Production of conductive cotton fabrics using graphene-based inks opens up new possibilities for flexible and wearable electronics, eliminating the need of expensive and toxic production process. (Image credits: Cambridge Graphene Centre)
Production of conductive cotton fabrics using graphene-based inks opens up new possibilities for flexible and wearable electronics, eliminating the need of expensive and toxic production process. (Image credits: Cambridge Graphene Centre)
Technology

Wearable Electronics Could be Enabled by Environmentally Friendly Graphene Textiles

Flexible circuits, environmental and healthcare monitoring, and energy conversion are only a few of the many applications that could be realized by wearable, textiles-based electronics. Researchers at the Cambridge Graphene Centre (CGC) at the University of Cambridge have recently developed a new method that can be used to produce conductive cotton fabrics using graphene-based inks. The method eliminates expensive and toxic processing steps previously required, and opens up new possibilities for flexible and wearable electronics.

The CGC team worked in collaboration with scientists at Jiangnan University, China. In an article published in the journal Carbon, the team demonstrates a wearable motion sensor based on the conductive cotton that was created by depositing graphene-based inks onto cotton to produce a conductive textile.

Cotton fabric is comfortable to wear and breathable, as well as being durable to washing. It is therefore no wonder it is among the most widely used in clothing and textiles. These properties also make it an outstanding choice for textile electronics. Dr Felice Torrisi at the CGC and his collaborators have developed a new process that is a sustainable, low-cost and environmentally friendly method for producing conductive cotton textiles by saturating them with a graphene based conductive ink.

The new method is based on Dr Torrisi’s work on the formulation of printable graphene inks for flexible electronics. The team created inks of chemically modified graphene flakes that adhere to cotton fibers better than graphene that has not been modified. The conductivity of the modified graphene is improved by heat treatment after depositing the ink on the fabric. The adhesion of the modified graphene to the cotton fiber can be compared to to the way cotton holds colored dyes. The fabric also remains conductive after several washes.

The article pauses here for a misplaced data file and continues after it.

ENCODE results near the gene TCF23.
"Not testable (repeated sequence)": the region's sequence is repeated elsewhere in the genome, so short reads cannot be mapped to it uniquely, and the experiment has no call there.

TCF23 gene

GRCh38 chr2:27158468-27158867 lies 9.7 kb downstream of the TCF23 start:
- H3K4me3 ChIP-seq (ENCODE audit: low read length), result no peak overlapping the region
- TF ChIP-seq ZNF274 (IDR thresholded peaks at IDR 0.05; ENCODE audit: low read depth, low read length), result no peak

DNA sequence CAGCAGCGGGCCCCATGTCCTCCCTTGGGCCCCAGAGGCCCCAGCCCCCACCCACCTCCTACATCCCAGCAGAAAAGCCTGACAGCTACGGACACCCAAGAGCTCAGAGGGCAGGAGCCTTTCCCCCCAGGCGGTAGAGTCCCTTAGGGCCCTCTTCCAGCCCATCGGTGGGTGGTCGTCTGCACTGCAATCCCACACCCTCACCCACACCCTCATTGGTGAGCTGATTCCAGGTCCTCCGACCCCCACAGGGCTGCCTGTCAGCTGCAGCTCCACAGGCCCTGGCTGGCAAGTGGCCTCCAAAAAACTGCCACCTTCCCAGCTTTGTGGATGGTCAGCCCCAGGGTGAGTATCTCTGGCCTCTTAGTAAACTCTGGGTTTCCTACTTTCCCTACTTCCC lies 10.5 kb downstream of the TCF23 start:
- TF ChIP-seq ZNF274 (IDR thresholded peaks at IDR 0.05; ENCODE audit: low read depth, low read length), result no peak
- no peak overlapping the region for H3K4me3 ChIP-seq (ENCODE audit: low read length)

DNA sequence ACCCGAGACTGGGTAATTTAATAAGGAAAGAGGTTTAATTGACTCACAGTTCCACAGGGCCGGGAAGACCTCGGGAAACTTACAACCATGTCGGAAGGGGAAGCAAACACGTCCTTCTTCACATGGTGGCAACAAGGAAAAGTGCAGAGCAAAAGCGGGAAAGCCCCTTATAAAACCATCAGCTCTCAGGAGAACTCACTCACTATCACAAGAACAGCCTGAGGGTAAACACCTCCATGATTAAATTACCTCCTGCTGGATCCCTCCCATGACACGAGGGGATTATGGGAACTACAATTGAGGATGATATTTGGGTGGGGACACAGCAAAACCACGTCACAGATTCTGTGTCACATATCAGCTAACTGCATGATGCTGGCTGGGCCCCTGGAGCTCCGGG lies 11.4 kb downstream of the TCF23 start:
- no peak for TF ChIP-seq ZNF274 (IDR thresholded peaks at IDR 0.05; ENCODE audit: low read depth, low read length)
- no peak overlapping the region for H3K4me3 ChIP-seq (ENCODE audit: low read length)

Numerous wearable sensors have been developed by researchers around the world. Most of the current wearable technologies however rely on stiff electronic components mounted on supple materials such as textiles or plastic films. In many cases, these are damaged when washed, offer limited compatibility with the skin and, as they are not breathable, are uncomfortable to wear.

Torrisi explained that other conductive inks are not sustainable and very expensive to produce as they are made from precious metals such as silver. On the other hand, graphene is chemically compatible with cotton while at the same time environmentally friendly and cheap.

Professor Chaoxia Wang of Jiangnan University, co-author of the paper, adds that this is an unbelievable enabling technology for smart textiles, as the method will allow electronic systems to be put directly into clothes.

graphene cotton
EM image of a conductive graphene-cotton fabric. (Image Credit: Jiesheng Ren)

The work done by Prof Wang and Dr Torrisi, together with students Jiesheng Ren and Tian Carey will enable a number of commercial opportunities for graphene-based inks. Possible applications range from high performance sportswear, personal health technology, wearable technology and computing, military garments and fashion.

Dr Torrisi also noted that thank to nanotechnology, clothes could incorporate these textile-based electronics and become interactive in the future. Transforming cotton fibers into functional electronic components will likely open the way to an entirely new set of applications from the Internet of Things, to healthcare and wellbeing.

As graphene is carbon in the form of single-atom-thick membranes, it is highly conductive. The team’s work is based on spreading of tiny graphene sheets in a water-based dispersion. Each sheet is less than one nanometer thick. The graphene sheets in suspension are chemically altered to adhere to the cotton fibers during deposition on the fabric and printing.  This leads to a uniform, thin conducting network of many graphene sheets. The secret to the high sensitivity to strain induced by motion is this network of nanometer flakes. A simple graphene coated smart cotton textile deployed as a wearable strain sensor can detect up to 500 motion cycles reliably, even after it has been washed more than 10 times in a normal washing machine.

GRMs and graphene are changing the technology and science landscapes due to their attractive physical properties for sensing, electronics, catalysis, photonics and energy storage. Graphene’s atomic thickness and exceptional mechanical and electrical properties give huge advantages. It allows the depositing of extremely thin, flexible and conductive films on surfaces and on textiles. When these characteristics are combined with the fact that graphene is environmentally compatible and has a strong adhesion to cotton, it make the graphene cotton strain sensor ideal for wearable applications.

The full study was published in the journal Carbon.

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